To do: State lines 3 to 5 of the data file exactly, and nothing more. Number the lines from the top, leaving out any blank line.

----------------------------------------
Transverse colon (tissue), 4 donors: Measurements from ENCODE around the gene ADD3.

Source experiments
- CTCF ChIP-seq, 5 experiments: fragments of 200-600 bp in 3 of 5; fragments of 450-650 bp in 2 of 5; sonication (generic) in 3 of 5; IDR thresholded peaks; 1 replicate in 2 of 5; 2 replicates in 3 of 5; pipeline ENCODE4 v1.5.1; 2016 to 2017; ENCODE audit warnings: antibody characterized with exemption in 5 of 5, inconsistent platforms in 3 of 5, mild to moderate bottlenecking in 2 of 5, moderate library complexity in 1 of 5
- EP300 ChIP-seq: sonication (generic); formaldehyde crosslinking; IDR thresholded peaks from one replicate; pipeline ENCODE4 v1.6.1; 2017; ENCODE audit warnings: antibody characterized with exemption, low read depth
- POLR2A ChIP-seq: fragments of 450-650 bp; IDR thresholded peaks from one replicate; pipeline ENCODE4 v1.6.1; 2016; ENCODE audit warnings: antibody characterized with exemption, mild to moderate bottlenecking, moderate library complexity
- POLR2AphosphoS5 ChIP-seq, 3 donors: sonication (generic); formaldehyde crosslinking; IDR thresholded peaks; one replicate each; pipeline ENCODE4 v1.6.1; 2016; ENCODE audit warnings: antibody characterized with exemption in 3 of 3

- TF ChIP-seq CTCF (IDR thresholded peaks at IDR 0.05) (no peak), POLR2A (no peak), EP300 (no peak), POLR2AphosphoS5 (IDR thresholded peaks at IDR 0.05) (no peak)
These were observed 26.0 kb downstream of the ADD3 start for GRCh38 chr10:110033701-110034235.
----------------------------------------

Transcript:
- CTCF ChIP-seq, 5 experiments: fragments of 200-600 bp in 3 of 5; fragments of 450-650 bp in 2 of 5; sonication (generic) in 3 of 5; IDR thresholded peaks; 1 replicate in 2 of 5; 2 replicates in 3 of 5; pipeline ENCODE4 v1.5.1; 2016 to 2017; ENCODE audit warnings: antibody characterized with exemption in 5 of 5, inconsistent platforms in 3 of 5, mild to moderate bottlenecking in 2 of 5, moderate library complexity in 1 of 5
- EP300 ChIP-seq: sonication (generic); formaldehyde crosslinking; IDR thresholded peaks from one replicate; pipeline ENCODE4 v1.6.1; 2017; ENCODE audit warnings: antibody characterized with exemption, low read depth
- POLR2A ChIP-seq: fragments of 450-650 bp; IDR thresholded peaks from one replicate; pipeline ENCODE4 v1.6.1; 2016; ENCODE audit warnings: antibody characterized with exemption, mild to moderate bottlenecking, moderate library complexity